For many fans, X-Men: The Animated Series is the definitive version of Professor Xavier’s mutants. The show adapted popular storylines from the comics, including the seminal “Days of Future Past,” created by Chris Claremont, John Byrne and Terry Austin.
While this two-part arc is still praised by fans to this day, there were several liberties taken in the animated adaptation. It included elements of Uncanny X-Men #287, written by Jim Lee and Scott Lobdell and illustrated by John Romita Jr. Bishop assumed Kitty Pryde’s place in this retelling, where he was responsible for traveling back in time to stop the assassination of Senator Robert Kelly. To prevent the post-apocalyptic future, the time-traveling mutant had to find and stop the traitor in the X-Men‘s ranks: Gambit.
Viewers were left shocked as the first part of the arc ended with Bishop firing his gun at the Ragin’ Cajun. No one could believe X-Men: The Animated Series would turn a wildly popular character into a killer and harbinger of the apocalypse. That being said, the “death” of Morph in “Night of the Sentinels” proved anything was possible in this series, so maybe Gambit wasn’t really whom he claimed to be.
The start of the next episode revealed Gambit wasn’t actually killed by Bishop. Rogue absorbed the first blast to save her mon ami while the Cajun mutant survived the second shot. After the X-Men diffused the situation, Bishop explained how Gambit’s assassination of Senator Kelly triggered a series of events where the future wasn’t so rosy for mutants.
X-Men: The Animated Series writers Julia Jane Lewald, Robert N. Skir and Marty Isenberg perfectly sowed the seeds of doubt and swerved the fans by having the team question Gambit after Bishop’s revelation. At that point, Remy LeBeau’s past hadn’t been explored on the show, making him something of an enigma and unknown quantity.
Storm‘s statement that “we are all capable of evil” was harrowing and exceptionally deep for an animated show at the time. As Gambit looked around the room for allies who believed in his innocence, no one could meet his eye, presuming the worst of him. In that moment, every viewer was torn in two. What if he was innocent and no one had his back? Or worse, what if he was actually the killer?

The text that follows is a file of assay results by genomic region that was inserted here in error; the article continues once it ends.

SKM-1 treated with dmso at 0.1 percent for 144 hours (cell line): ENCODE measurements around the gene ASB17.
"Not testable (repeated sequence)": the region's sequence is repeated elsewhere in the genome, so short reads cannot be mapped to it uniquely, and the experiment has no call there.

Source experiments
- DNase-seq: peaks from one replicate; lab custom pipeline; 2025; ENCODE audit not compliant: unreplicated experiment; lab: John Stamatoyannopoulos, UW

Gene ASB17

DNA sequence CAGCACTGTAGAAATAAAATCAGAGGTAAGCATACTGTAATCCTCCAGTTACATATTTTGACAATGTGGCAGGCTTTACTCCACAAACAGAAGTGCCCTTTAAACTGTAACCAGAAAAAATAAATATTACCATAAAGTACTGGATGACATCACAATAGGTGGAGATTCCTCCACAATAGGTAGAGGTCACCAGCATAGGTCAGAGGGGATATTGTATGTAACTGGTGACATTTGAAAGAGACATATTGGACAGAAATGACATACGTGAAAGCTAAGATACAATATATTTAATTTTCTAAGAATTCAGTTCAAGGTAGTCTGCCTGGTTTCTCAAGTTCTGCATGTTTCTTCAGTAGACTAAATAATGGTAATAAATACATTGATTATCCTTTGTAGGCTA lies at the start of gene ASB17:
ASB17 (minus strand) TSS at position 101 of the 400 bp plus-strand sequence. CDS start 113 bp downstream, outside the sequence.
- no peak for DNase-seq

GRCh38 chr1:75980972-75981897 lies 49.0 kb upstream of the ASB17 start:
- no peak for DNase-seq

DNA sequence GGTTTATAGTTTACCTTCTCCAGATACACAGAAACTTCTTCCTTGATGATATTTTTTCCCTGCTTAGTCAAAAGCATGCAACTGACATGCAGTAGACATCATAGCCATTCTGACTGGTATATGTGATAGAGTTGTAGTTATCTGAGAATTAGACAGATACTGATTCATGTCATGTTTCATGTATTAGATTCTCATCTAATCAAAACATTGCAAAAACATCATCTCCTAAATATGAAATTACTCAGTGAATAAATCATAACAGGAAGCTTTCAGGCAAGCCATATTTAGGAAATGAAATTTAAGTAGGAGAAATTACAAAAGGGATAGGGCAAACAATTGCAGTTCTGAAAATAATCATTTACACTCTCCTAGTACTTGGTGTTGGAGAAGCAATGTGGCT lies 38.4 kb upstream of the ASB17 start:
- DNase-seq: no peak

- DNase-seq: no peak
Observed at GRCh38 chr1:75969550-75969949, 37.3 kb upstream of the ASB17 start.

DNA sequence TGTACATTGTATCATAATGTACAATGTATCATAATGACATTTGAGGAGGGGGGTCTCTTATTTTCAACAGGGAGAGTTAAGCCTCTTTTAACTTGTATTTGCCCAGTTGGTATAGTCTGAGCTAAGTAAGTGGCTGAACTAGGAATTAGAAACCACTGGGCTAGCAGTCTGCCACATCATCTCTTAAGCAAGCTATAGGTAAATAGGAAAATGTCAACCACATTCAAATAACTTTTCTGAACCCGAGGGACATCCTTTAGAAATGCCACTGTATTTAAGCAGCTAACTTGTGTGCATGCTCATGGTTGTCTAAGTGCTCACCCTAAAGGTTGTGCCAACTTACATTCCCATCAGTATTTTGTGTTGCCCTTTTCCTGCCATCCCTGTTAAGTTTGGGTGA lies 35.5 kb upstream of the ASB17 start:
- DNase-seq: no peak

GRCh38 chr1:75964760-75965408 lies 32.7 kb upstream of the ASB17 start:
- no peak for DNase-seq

When Gambit used an exploding card on Bishop and Wolverine to escape the mansion, there was even more doubt cast on his supposed innocence. It didn’t take too long for the viewers to discover he was actually on his way to stop the real threat: The shapeshifter Mystique, who posed as Gambit.
Of course, the X-Men succeeded in preventing the assassination of Senator Kelly, even though it had no impact on Bishop’s future. It also ensured conversations between Gambit and his cohorts at the X-Mansion were awkward for several weeks afterwards. In fact, he never even seemed to receive an apology from his teammates for doubting him in the first place.
Ultimately, X-Men: The Animated Series‘ “Days of Future Past” served as a redemption arc for Gambit. Much like the show’s other lessons, it was a reminder that one shouldn’t judge a book by its cover.
Gambit is one of the most popular Marvel heroes, but X-Men: The Animated Series ran a storyline where he was almost turned into a bad guy.